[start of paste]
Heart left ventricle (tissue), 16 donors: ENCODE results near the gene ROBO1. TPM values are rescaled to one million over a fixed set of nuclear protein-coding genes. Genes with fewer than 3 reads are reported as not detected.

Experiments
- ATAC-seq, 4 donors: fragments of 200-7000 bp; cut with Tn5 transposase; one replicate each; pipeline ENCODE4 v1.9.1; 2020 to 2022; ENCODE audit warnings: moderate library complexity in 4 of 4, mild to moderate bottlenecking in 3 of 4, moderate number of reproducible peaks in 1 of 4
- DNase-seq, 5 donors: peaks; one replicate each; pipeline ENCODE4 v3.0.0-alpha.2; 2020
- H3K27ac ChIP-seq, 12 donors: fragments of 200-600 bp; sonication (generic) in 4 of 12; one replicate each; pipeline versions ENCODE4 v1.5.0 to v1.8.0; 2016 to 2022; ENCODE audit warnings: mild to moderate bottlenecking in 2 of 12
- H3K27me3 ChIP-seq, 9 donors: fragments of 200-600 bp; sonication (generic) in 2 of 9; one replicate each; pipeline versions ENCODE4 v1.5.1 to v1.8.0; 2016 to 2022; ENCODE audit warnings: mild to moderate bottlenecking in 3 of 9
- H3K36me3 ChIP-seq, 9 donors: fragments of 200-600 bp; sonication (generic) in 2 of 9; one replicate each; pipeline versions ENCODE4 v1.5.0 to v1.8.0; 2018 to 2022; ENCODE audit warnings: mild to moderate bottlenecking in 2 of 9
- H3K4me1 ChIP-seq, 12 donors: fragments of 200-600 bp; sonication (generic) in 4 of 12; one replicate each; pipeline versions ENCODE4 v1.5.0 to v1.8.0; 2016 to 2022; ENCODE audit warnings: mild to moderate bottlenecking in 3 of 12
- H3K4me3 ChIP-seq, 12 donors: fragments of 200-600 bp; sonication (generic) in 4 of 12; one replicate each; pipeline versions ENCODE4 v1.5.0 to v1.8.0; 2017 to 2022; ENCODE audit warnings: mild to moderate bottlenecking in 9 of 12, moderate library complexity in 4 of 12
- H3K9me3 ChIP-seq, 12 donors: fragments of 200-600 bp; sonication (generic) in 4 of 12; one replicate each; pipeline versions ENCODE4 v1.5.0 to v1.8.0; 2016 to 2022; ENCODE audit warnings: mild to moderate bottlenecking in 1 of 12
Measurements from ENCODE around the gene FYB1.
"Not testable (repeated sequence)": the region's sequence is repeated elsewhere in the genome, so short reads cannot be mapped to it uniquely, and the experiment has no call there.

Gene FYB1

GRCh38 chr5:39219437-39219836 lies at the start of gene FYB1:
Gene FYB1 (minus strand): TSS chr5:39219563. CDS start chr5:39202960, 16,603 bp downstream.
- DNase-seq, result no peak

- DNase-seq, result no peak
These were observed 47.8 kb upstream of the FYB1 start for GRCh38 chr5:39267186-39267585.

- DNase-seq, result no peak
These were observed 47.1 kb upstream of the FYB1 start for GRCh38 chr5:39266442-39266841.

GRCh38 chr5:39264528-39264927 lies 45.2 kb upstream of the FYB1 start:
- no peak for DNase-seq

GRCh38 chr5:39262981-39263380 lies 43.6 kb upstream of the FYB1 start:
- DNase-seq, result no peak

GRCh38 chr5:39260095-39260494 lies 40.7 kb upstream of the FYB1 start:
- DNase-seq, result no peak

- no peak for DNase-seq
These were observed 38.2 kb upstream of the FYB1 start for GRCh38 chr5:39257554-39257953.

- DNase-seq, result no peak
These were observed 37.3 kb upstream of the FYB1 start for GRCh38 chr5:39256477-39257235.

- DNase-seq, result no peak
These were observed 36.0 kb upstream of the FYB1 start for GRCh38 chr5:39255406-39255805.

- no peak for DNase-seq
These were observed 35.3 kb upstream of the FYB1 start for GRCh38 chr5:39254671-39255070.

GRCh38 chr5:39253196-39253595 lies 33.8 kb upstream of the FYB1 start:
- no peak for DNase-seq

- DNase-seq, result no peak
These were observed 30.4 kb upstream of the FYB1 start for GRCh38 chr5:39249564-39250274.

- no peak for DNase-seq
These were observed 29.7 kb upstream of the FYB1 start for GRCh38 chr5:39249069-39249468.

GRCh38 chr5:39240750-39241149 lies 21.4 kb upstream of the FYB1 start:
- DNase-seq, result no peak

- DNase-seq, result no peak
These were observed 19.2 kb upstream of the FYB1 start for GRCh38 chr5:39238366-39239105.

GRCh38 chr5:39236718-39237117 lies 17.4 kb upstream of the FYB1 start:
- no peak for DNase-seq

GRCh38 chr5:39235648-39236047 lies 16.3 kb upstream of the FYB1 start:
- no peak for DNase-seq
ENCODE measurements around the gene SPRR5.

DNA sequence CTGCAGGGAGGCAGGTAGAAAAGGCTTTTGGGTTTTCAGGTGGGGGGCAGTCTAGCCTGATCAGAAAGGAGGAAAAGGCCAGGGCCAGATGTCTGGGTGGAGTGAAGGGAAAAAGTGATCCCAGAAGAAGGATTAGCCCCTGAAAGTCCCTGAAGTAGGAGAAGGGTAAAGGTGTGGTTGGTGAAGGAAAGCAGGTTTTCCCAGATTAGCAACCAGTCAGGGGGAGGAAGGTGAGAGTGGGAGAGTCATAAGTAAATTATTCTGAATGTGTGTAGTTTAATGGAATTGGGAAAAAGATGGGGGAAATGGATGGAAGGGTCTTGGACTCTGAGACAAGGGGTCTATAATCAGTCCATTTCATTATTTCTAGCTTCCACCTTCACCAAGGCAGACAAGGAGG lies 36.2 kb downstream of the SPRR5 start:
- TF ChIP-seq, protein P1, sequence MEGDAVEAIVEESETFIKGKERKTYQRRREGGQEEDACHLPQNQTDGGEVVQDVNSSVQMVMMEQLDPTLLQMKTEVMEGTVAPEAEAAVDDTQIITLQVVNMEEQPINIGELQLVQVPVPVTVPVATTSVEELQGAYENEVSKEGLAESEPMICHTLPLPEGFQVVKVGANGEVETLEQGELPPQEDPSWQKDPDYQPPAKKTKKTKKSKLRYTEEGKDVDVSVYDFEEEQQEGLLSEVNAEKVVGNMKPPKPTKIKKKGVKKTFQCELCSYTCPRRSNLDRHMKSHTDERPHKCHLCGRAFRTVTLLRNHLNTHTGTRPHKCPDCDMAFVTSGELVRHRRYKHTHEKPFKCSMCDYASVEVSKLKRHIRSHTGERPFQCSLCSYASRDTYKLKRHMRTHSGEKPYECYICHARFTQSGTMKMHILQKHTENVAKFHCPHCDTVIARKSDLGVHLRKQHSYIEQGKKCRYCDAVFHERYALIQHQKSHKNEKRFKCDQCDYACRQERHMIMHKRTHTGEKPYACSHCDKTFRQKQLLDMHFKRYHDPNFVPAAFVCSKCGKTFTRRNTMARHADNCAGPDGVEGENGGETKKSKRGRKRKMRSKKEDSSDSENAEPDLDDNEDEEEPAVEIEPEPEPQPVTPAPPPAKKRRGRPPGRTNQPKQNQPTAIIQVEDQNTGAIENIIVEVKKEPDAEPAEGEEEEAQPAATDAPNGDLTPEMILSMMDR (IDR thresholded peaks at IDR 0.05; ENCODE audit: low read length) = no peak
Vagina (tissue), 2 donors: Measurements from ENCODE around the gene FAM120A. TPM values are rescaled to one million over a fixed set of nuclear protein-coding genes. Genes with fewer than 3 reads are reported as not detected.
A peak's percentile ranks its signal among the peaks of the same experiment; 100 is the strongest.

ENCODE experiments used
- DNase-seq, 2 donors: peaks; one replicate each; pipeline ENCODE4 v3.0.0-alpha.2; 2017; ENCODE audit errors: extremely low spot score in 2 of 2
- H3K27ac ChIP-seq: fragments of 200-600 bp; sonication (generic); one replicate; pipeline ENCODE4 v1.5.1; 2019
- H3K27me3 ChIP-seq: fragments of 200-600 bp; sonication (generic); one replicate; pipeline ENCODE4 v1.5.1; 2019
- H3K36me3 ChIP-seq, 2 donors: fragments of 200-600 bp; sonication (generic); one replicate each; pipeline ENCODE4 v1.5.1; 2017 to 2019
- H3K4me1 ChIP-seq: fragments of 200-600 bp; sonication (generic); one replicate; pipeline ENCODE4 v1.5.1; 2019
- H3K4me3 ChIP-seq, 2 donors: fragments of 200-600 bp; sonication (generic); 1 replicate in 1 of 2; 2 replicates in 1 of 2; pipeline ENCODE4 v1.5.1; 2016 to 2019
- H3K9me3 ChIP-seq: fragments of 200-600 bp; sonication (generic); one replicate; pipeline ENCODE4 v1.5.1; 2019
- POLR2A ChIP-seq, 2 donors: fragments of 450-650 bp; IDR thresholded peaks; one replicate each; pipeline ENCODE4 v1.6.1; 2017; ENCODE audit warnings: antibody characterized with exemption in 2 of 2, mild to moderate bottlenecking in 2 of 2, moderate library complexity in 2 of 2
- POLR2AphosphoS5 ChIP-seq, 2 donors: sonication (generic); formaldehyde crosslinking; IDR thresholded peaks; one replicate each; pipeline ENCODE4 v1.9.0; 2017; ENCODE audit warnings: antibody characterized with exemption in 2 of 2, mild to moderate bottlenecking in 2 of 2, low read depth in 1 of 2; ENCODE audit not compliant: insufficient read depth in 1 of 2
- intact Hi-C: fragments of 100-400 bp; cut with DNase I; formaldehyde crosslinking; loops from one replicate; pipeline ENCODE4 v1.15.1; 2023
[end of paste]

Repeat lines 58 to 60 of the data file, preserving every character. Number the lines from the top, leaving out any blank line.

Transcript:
- H3K36me3 ChIP-seq, 2 donors: fragments of 200-600 bp; sonication (generic); one replicate each; pipeline ENCODE4 v1.5.1; 2017 to 2019
- H3K4me1 ChIP-seq: fragments of 200-600 bp; sonication (generic); one replicate; pipeline ENCODE4 v1.5.1; 2019
- H3K4me3 ChIP-seq, 2 donors: fragments of 200-600 bp; sonication (generic); 1 replicate in 1 of 2; 2 replicates in 1 of 2; pipeline ENCODE4 v1.5.1; 2016 to 2019